Risk Analysis vs. Risk Management – What’s the Difference?



In evaluating career opportunities in risk it is important to have a good understanding of different risk roles. In particular, there is often confusion over where the boundary between risk analysis and risk management lies. Here we discuss the differences and bring these to life.

First, let’s start with risk management. Risk management is the umbrella term given to the end-to-end process of identifying the risks that a business faces, prioritising the subset that need to undergo risk analysis, evaluating the implications of that analysis, and guiding the business to make critical decisions about what actions to take to eliminate, mitigate, or indeed accept these risks. A risk management professional concerns themselves with the entire end to end process and may manage multiple professionals (possibly even a whole department) to do so, alongside managing all of the critical business stakeholder relationships.

The initial identification and prioritisation need to consider the full range of sources of risk facing the business. These can be wildly different in nature and may span the gamut of compliance, legal, strategic, competitive, reputational, operational, human, security and financial risks. To be effective, a risk management professional needs to be knowledgeable in a wide range of domains and in practice needs to have a strong grasp of the full activities of the business.

Once the top risks have been identified it is the role of the risk analyst to evaluate these to quantify the potential losses to the business should a risk materialise, along with the likelihood of risk materialisation. The actual risk analysis work can vary a great deal. Let’s use the example of Supplier Risk to bring this to life. Here are some supplier risks along with the kind of risk analysis that might be undertaken:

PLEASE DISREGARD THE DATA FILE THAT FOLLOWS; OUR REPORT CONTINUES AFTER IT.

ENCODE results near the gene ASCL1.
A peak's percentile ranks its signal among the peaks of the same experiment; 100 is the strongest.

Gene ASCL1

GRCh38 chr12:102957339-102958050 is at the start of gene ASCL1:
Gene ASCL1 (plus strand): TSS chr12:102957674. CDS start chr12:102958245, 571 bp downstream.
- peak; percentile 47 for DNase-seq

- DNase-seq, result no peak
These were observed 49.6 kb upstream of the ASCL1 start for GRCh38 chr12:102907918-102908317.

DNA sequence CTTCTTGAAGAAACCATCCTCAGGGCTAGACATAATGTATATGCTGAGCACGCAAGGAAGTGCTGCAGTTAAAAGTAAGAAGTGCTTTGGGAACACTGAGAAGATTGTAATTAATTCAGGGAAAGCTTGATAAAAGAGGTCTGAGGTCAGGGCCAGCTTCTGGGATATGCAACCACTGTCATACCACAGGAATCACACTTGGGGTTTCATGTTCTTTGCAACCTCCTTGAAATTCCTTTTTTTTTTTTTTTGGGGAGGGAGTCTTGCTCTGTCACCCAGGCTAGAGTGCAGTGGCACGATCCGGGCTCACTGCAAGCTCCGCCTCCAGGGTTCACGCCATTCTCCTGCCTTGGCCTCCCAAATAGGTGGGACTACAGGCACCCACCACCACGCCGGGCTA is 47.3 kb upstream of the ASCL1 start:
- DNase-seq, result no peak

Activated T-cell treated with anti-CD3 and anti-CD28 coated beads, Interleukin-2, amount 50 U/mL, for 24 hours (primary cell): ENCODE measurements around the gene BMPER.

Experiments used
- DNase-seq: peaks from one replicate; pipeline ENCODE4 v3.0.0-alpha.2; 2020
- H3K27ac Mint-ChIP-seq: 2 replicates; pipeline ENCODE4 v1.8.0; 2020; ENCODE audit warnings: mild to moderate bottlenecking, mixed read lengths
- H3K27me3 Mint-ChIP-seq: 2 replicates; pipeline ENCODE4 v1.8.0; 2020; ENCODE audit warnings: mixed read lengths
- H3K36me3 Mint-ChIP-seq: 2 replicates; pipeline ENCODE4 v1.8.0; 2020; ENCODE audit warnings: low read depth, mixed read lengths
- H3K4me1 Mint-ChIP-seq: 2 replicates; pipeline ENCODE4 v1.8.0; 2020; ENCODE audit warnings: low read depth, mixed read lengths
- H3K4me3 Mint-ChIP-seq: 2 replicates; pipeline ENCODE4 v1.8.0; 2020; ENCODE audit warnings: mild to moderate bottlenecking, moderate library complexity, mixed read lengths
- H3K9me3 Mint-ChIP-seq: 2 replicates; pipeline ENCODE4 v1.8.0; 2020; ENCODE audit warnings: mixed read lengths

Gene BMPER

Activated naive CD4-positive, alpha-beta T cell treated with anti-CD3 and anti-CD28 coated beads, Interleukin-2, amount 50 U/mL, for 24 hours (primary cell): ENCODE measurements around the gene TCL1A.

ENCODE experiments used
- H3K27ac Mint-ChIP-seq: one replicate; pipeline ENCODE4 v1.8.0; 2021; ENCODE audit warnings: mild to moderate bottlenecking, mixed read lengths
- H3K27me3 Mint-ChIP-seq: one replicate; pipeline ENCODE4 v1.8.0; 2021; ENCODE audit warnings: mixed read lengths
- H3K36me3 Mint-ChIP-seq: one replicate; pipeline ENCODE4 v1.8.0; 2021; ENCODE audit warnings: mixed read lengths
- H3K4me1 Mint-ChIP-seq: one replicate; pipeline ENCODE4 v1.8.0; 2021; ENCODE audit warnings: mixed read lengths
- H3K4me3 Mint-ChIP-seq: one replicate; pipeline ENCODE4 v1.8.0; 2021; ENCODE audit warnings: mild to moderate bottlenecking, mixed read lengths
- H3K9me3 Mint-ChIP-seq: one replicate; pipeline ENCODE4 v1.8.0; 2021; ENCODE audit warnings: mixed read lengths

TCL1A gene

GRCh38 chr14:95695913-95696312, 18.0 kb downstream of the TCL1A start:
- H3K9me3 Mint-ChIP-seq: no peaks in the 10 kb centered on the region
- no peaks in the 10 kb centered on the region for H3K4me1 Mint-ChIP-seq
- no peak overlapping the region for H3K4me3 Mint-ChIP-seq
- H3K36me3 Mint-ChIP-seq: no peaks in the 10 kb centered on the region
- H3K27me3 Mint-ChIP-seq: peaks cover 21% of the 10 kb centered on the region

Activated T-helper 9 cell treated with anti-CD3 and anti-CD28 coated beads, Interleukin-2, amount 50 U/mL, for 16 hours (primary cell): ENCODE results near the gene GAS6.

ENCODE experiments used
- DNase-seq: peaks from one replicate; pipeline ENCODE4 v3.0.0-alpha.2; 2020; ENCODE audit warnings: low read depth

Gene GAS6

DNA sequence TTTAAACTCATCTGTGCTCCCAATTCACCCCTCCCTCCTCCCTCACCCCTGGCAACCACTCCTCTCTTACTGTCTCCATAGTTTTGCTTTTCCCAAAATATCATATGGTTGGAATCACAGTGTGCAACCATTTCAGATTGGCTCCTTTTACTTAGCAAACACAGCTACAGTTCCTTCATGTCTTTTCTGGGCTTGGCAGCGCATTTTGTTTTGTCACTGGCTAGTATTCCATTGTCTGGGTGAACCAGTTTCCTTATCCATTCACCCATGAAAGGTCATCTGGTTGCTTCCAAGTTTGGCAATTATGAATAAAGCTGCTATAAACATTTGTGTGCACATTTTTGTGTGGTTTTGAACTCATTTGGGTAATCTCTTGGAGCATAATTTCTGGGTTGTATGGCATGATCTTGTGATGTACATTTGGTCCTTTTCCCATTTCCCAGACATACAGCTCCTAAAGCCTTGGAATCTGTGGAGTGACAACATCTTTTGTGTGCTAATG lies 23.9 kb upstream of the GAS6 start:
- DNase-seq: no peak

• Risk of supplier failure. Analysis of the supplier’s financials to ascertain its financial strength. Evaluation of the potential financial loss to the business, operational difficulties and/or customer detriment should the supplier fail. 
  • Risk of supplier price increases. Analysis of the trends in the prices of supplier inputs (e.g., commodities). Analysis of changes in competitive intensity in the supplier’s industry. Financial evaluation of the P&L impact of potential price increases.
  • Risk of supplier fraud. Identification of all of the means by which a supplier could conduct fraud, along with the effectiveness of any existing fraud controls. Quantification of the scale of financial losses, customer detriment, reputational damage, etc. of supplier fraud.

As you can see the analyses are extremely diverse in nature, and this is one of the reasons why the profession of risk analysis can be so rewarding.

The risk management professional arguably really earns their keep when it comes to guiding the business through the decision-making required to manage the risks. This is achieved by summarising the findings of risk analysis, presenting options to senior management on which risks to eliminate, mitigate or accept – including developing a set of realistic management actions that will achieve these goals, and ensuring that these actions are undertaken and their effects monitored. And don’t forget that the end-to-end cycle of risk management is a continuous one, demanding a wide range of soft and well as hard technical skills. It’s no wonder that strong risk management professionals are highly sought after and highly regarded by their colleagues.



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